A wild tomato species from the Galapagos Islands has been discovered by scientists from Wageningen University & Research to be resistant to a wide range of pest insects. This species is closely related to the cultivated tomato, making the resilience easier to interbreed into the latter and ultimately making it resistant to many different types of insects.
Cultivated tomatoes are far more vulnerable to pests and diseases than some of their wild relatives. The process of breeding modern tomatoes has resulted in the loss of a lot of their natural resistance, while wild species have remained much better at coping with insects.
Scientists have been working to reverse this by reintroducing resistance from wild tomato species via breeding. The problem is that most of these plants are very distant relatives of the cultivated tomato and scientists have yet to successfully interbreed the required traits. The wild tomato from the Galapagos Islands, however, is genetically very similar to the cultivated tomato. Moreover, its resistance is coded within a single chromosome, which should make cross-breeding into existing plants much easier.
“We have been busy with this research since 2010,” said Ben Vosman, scientist at Wageningen University and Research. “We worked with samples of the wild tomato species Solanum galapagense from a gene bank. The first discovery was that this tomato species is resistant to whiteflies. Then it turned out that it is actually resilient to a lot of other insects too, including the green peach aphid and caterpillars of the beet armyworm. That was a very pleasant surprise.”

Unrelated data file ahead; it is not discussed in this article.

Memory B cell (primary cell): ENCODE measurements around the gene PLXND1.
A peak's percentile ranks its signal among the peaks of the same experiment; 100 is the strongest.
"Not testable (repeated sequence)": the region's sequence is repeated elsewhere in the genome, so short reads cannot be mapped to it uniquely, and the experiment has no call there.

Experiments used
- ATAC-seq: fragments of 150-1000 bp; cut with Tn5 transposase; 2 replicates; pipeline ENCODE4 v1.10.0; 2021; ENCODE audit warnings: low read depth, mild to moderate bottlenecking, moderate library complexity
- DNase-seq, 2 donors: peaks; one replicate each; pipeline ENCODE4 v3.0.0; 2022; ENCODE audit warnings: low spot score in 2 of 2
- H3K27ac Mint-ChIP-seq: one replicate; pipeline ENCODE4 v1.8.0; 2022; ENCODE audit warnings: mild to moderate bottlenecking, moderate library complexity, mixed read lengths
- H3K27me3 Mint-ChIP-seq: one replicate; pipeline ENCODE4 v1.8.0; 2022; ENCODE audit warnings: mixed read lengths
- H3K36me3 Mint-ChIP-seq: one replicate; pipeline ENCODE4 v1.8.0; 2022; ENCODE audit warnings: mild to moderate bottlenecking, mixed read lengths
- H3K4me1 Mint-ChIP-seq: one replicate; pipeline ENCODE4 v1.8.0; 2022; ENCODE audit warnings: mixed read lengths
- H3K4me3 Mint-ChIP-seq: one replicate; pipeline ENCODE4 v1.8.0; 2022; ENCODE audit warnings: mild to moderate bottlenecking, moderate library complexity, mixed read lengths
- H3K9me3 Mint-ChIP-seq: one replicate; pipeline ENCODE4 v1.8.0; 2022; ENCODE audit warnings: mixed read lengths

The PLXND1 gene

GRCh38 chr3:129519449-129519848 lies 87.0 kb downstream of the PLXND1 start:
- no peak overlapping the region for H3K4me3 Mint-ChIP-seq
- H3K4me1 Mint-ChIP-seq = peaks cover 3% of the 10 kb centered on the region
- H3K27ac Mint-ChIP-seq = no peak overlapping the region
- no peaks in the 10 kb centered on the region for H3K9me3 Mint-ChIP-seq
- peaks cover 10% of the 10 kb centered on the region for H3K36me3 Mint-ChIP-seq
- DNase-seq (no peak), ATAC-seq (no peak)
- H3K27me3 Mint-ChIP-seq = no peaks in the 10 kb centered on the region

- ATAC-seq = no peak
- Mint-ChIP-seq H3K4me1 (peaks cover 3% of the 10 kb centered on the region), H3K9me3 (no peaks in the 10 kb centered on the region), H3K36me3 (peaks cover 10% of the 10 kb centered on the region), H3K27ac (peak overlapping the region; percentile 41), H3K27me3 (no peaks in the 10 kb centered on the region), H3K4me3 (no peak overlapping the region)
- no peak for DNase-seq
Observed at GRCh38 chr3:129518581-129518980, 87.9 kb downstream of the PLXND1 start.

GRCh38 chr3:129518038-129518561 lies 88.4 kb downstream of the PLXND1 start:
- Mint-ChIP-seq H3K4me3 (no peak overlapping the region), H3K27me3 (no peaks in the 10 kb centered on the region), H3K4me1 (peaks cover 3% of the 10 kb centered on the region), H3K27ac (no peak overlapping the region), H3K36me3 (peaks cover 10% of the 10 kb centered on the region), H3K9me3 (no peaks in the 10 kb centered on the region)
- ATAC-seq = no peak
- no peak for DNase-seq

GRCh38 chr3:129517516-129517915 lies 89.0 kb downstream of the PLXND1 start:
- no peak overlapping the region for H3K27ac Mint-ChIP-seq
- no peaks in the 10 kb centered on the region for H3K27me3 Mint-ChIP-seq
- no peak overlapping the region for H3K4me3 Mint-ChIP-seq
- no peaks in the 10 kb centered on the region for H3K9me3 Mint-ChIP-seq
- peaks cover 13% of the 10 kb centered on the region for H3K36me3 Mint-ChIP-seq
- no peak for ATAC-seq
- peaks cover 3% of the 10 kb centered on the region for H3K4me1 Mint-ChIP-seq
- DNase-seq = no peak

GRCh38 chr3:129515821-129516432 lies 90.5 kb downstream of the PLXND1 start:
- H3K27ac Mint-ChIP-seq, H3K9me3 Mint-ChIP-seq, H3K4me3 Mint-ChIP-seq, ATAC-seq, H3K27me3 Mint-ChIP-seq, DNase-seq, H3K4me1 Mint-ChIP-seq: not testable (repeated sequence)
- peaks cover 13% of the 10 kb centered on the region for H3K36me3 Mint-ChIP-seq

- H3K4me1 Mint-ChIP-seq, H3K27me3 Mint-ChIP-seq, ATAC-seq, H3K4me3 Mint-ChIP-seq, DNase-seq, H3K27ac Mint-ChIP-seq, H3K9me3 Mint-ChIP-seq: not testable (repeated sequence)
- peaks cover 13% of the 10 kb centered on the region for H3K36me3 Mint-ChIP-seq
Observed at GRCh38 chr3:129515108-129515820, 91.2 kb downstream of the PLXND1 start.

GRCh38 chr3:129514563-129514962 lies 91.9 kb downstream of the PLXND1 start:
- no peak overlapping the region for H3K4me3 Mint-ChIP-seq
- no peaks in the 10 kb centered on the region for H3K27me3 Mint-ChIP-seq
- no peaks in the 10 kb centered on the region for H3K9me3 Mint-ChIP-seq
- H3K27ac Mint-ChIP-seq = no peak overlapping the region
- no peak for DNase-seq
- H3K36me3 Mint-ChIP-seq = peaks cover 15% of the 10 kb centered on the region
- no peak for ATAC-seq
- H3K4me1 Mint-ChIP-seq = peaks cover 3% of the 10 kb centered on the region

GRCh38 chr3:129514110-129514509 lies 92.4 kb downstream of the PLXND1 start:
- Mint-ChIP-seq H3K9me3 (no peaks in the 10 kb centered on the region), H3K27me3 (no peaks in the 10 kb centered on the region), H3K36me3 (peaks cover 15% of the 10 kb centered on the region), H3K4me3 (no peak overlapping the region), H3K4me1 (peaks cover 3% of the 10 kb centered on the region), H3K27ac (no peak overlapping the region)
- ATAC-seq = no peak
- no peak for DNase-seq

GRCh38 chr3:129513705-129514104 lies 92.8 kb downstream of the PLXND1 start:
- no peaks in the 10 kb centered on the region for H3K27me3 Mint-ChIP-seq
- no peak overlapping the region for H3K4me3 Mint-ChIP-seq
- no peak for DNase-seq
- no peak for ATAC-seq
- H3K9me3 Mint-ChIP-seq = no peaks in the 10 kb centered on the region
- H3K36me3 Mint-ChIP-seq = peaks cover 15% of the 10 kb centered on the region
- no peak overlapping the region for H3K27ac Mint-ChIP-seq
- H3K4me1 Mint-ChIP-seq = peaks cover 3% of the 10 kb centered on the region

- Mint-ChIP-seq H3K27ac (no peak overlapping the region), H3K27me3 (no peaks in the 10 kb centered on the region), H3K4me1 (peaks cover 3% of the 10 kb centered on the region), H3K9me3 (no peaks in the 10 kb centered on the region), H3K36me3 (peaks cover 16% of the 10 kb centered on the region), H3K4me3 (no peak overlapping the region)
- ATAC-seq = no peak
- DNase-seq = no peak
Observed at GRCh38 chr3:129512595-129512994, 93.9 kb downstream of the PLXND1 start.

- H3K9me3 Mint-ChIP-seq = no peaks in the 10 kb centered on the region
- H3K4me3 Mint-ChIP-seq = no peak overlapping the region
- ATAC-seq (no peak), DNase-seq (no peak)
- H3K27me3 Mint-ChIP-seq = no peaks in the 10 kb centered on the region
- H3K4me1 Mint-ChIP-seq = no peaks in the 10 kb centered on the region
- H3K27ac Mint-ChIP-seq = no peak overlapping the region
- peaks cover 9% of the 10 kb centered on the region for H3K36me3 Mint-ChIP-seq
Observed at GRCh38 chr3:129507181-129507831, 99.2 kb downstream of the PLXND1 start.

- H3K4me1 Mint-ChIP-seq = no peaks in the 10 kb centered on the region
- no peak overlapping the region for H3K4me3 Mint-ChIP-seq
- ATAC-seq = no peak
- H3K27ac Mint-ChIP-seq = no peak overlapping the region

Less pesticide benefits the environment
Cultivated tomatoes are easily affected by pest insects. One is the whitefly, which transmits viruses that infect the plants and eventually kill them. This fly is normally combatted by pesticides. “If we can make cultivated tomatoes resistant to whiteflies, this will directly benefit the environment,” Vosman states.
While this problem is still relatively manageable in greenhouses, for example through integrated control, there are pests there too. In field crops, the problems with insects are much bigger. “We expect most of the gain to be in field cultivation and in the tropics,” Vosman continues. “We are delighted with this discovery.”